Reply
  15. Wait, so the best way to use the flour is to sprout, grind and then soak before making the recipe? Or is sprouting enough? and if it is enough then what kind of flour are you using when you soak? regular flour? Sorry, this is very new to me and I am trying to figure it out! loL!

    Reply
  16. My oven only goes down to 170 degrees, is that a low enough temperature to dry the grains or will that cook them?

    Reply
  17. Hello Sarah,

    I have a question regarding soaking flour. Is soaking just for flour that is not sprouted flour? I get confused between the two! I want to order some sprouted flour, but not before all the flour I currently have is used up. Could I soak this flour that I currently have on hand the way you explained in the video, or is it still no good?

    Reply
  18. what does this process with fermenting potatoes do with acrylamide? also, do you have to use raw yogurt or would plain yogurt work? Thanks, susan

    Reply
  19. Very Very new o grinding my own flour, so a few questions: What are the best grains to sprout-nutritionally speaking? I saw you use soft white wheat berries and spelt a lot, is that for a particular reason? I bought a 1/2 pound or so of spelt berries (?) to try out for grinding. Is spelt always best sprouted first? Thanks so much!!

    Reply
  20. Hi Sarah,
    Curious to know how much of the nutrients in sprouted flour is then destroyed when being used in baked goods and cooked at higher temperatures? Thanks – much appreciated!

    Reply
  21. Pingback: Buttermilk Honey Sprouted Spelt Scones « familynaturally

  22. Hello Sarah,

    Thank you for all the great information. I have been trying to find info on sprouting grains for bread as I want to make some Ezekiel Bread……so now thanks to your video I feel comfortable in going forward. Now that I have found your site I will be returning for more of your learning videos.

    Again, thank you for all that you do, and for sharing your knowledge,

    FH

    Reply
  23. I found some organic hard white wheat for sprouting. Was wondering if anyone has used this before? I have never done this and want to give it a try.

    Reply
  24. Sarah, If you mentioned this in your video I missed it.
    How much wheat berry should you start out with to wind up with say a cup of sprouted-grain flour? Hope that makes sense!

    Thanks!

    Reply
  25. After watching your video I’m curious about the chemistry of the sprouting process. How is it that you can get vitamin c after sprouting grains when there is no vitamin c to start with?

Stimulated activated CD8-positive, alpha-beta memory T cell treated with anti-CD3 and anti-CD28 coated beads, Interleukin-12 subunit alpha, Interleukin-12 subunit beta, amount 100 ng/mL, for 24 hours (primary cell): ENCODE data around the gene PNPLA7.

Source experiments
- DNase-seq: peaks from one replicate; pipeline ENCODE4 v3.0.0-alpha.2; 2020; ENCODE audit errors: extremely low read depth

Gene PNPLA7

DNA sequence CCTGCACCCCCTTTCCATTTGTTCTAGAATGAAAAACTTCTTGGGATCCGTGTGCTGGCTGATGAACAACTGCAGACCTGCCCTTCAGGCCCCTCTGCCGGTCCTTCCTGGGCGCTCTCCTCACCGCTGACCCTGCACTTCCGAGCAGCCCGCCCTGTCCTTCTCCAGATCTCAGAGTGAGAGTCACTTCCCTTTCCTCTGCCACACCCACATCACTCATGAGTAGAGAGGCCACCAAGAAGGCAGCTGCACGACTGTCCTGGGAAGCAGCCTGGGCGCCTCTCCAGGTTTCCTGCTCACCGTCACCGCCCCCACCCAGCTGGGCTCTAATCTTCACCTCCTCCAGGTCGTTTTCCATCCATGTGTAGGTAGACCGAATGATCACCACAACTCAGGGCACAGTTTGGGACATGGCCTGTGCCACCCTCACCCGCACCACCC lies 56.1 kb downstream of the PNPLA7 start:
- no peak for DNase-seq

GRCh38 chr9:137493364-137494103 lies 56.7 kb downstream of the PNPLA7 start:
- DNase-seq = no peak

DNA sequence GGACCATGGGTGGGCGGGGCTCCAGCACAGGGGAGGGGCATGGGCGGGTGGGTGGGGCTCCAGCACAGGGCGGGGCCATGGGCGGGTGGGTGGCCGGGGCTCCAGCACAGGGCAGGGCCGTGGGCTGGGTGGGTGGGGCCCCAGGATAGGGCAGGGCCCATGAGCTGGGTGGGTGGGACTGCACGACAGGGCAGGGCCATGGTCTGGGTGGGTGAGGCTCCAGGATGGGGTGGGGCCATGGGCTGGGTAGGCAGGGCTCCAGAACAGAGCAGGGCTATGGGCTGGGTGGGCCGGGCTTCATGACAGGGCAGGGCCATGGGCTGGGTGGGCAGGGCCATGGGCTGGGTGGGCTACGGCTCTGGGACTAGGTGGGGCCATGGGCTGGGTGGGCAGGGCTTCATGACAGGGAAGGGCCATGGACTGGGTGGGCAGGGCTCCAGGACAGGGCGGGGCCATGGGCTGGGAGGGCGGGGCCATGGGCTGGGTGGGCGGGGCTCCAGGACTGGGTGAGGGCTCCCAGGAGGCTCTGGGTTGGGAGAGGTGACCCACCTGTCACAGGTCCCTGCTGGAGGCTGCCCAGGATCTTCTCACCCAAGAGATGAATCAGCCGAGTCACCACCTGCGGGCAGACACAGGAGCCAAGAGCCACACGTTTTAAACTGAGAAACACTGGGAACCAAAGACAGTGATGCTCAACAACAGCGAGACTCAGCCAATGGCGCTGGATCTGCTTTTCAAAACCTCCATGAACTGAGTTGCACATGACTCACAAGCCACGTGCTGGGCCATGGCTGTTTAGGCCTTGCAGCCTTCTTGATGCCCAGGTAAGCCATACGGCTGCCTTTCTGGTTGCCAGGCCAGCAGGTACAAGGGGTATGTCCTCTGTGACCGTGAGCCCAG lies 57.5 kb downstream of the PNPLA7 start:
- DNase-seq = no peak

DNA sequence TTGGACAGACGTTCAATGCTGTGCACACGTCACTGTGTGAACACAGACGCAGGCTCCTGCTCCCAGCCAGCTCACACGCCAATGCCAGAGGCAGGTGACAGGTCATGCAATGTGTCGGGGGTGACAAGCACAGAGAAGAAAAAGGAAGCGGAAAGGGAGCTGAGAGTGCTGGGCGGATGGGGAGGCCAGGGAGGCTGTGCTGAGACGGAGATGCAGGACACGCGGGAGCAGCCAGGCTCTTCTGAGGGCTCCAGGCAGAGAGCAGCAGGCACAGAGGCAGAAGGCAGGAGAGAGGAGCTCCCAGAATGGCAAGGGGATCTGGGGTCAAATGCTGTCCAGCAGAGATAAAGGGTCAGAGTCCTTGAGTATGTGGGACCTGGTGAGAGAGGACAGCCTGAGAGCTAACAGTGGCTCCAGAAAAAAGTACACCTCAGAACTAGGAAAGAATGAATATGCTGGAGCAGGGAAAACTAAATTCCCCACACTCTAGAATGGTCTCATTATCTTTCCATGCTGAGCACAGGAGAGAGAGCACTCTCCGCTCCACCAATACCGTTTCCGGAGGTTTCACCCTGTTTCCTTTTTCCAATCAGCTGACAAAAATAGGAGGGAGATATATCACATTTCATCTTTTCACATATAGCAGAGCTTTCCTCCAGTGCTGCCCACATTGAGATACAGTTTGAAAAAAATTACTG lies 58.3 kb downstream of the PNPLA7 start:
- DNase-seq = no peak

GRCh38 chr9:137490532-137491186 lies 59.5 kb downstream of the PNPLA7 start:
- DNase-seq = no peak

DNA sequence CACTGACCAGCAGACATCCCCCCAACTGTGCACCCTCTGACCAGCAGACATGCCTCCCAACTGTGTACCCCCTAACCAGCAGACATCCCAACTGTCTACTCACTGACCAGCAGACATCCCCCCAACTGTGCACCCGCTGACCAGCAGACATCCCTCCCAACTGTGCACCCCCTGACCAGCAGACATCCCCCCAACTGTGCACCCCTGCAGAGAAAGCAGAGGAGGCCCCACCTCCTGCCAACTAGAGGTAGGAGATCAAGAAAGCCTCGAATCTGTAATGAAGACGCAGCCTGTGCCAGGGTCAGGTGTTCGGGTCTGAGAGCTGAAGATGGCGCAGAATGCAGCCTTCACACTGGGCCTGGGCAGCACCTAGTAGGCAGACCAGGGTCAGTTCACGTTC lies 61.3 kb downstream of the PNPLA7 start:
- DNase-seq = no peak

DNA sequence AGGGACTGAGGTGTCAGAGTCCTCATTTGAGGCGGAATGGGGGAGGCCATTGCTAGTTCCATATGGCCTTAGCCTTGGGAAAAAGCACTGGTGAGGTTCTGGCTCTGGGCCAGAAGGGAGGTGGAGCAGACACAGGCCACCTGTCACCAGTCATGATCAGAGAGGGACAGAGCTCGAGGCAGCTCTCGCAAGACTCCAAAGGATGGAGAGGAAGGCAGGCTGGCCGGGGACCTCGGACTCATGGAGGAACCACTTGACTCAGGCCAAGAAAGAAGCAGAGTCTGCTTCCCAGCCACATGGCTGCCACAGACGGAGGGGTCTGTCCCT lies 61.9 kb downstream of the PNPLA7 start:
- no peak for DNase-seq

Reply
  26. I am curious about gluten. My husband has a gluten intolerance and we are completely gluten free. I have some hard red wheat berries that we sprout for wheatgrass. If I sprout them and grind them down, would I be able to use it for normal bread recipes? I thought that the gluten was gone after sprouting but what does that do to the bread?

    Reply
  27. Do you have any experience/knowledge of the rustic / “no knead” method of making yeast breads? In this method you use on 1/6 to 1/4 the standard amount of yeast, and make a moist dough that you let rise 18 hours before shaping. My experience is that it yields a bread that’s very like sourdough in texture, though not particularly sour to the taste. I’m wondering if the long rising time allows some fermentation to take place, perhaps making such bread a “best of both worlds”. It certainly makes a fine load of bread, though perhaps not by your criteria. I’d be interesting in anything you might have to say about this method. Thanks.

    Reply
  28. Hi Sarah:

    First, let me express my complete gratitude for all that you have done to share this information. You have no idea what this means to me and my family.

    I would like to know if it is possible to store the dehydrated sprouted grain for any length of time. Can I store it in a canning jar by removing the air with a FoodSaver attachment? I would like to make a BIG batch of this and save it for future use.

    Thanks for your help.

    Blair
    Blair Massey\’s last post: New Printable Coupons from Coupon Network!!

    Reply
    • Yes…heat destroys vitamin C. But it is still more digestible grain wise. The vitamin C factor seems sort of null and void though.

      Reply
  29. Hi, I was watching your videos on sprouting, my comment is can you make a video on making bread after you grind your flour? I didn’t see one on that, I did see the one on you making pancake dough. I like all your videos. I’ve tried to make bread from scratch with regular flour that didn’t turn out right. Can you do a video on making loaf bread after you grind your seeds step by step. Also do you know a name of a book i can buy that have different kinds of recipes using sprouting seeds or a website I can go to . The bread I buy from the store make me gain weight. I’m looking for something more healthy and easier. Thank you for explaining why certain foods are not good for us to eat and the side affects that comes along with these different foods. Keep bringing us more info. Thank you

    Reply
  30. Sarah, would you sprout grain and then soak it to after you made the flour? Also, can you use buttermilk from the store to soak your pancake flour over night or must it go in the frig?

    Reply
  31. Are there any commercially available breads that are made using traditional methods? I admire your dedication to wholesome ideals, but I don’t have the time to do all this at this point of my life. Maybe someday. I know you don’t encourage shortcuts, but I really could use some.

    Reply
    • i saw your vidieo that how to prepare the sprouted flour.it is very good. I have a doubt that i was preparing this flour by this method that after i sprouted the grain i use to fry it on a pan drily then i wlll grind it. is this right method ?because of frying the grains in a pan is all the nutrients will destroy .please clarify this doubt.